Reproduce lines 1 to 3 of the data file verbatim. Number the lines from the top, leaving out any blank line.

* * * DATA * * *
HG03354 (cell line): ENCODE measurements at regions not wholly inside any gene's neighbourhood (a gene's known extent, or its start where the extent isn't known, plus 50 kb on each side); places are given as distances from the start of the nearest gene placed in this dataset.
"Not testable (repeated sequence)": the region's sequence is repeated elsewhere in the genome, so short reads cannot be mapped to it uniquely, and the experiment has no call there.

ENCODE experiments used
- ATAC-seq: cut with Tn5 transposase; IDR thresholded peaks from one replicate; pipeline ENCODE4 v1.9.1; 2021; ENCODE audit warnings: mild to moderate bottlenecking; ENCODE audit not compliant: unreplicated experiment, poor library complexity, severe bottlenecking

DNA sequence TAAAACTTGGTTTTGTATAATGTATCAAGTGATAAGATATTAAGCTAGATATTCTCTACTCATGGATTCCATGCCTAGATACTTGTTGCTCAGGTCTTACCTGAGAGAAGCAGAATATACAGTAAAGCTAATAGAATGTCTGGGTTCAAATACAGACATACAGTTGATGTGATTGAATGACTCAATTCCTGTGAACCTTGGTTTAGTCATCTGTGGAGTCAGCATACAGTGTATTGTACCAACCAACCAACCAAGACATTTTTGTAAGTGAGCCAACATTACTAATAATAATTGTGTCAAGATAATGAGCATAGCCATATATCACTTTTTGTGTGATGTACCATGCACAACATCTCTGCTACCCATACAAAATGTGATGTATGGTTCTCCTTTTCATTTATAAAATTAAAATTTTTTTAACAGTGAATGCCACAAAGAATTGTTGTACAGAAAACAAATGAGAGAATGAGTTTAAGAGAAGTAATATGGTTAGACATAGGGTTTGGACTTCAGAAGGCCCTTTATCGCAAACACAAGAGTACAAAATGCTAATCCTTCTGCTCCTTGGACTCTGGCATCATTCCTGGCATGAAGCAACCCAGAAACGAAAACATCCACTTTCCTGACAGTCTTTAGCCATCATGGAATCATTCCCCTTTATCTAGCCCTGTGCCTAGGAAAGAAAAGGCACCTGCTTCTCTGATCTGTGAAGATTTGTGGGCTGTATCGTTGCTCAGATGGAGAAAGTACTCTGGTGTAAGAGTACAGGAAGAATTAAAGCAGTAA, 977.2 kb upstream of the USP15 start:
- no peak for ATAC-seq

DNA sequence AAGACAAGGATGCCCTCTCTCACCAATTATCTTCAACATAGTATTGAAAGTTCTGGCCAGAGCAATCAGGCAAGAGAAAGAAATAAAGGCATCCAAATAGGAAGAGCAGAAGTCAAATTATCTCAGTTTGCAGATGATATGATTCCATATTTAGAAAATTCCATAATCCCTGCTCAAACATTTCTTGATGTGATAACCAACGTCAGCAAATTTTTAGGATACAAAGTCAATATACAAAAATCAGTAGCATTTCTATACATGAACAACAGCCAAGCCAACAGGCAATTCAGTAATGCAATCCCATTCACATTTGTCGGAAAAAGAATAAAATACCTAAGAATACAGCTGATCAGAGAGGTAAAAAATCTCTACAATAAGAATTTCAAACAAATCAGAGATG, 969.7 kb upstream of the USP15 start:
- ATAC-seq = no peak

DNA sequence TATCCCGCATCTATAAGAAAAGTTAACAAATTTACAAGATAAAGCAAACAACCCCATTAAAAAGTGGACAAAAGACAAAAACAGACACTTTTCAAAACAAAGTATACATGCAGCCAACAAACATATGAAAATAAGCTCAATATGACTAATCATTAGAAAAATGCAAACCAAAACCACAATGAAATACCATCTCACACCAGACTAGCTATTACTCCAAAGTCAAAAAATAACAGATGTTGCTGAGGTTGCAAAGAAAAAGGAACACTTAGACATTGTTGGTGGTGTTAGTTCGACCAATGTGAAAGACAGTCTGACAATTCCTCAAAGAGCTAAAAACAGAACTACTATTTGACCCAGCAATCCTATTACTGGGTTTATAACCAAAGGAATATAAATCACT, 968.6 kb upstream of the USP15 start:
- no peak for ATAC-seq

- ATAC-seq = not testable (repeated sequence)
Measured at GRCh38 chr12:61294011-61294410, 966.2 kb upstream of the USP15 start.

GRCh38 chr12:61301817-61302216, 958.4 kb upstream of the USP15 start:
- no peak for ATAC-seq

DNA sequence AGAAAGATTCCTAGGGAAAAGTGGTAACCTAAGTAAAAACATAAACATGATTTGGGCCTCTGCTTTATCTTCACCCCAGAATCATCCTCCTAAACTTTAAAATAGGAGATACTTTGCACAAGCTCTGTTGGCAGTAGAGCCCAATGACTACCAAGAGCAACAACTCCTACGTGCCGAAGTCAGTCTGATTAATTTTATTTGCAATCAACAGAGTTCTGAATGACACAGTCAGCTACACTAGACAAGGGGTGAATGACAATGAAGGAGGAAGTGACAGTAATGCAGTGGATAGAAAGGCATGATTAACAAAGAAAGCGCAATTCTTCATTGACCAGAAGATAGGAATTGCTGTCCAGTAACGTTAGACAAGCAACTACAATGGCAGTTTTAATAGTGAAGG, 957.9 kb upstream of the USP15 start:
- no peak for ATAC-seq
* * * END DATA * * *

HG03354 (cell line): ENCODE measurements at regions not wholly inside any gene's neighbourhood (a gene's known extent, or its start where the extent isn't known, plus 50 kb on each side); places are given as distances from the start of the nearest gene placed in this dataset.
"Not testable (repeated sequence)": the region's sequence is repeated elsewhere in the genome, so short reads cannot be mapped to it uniquely, and the experiment has no call there.

ENCODE experiments used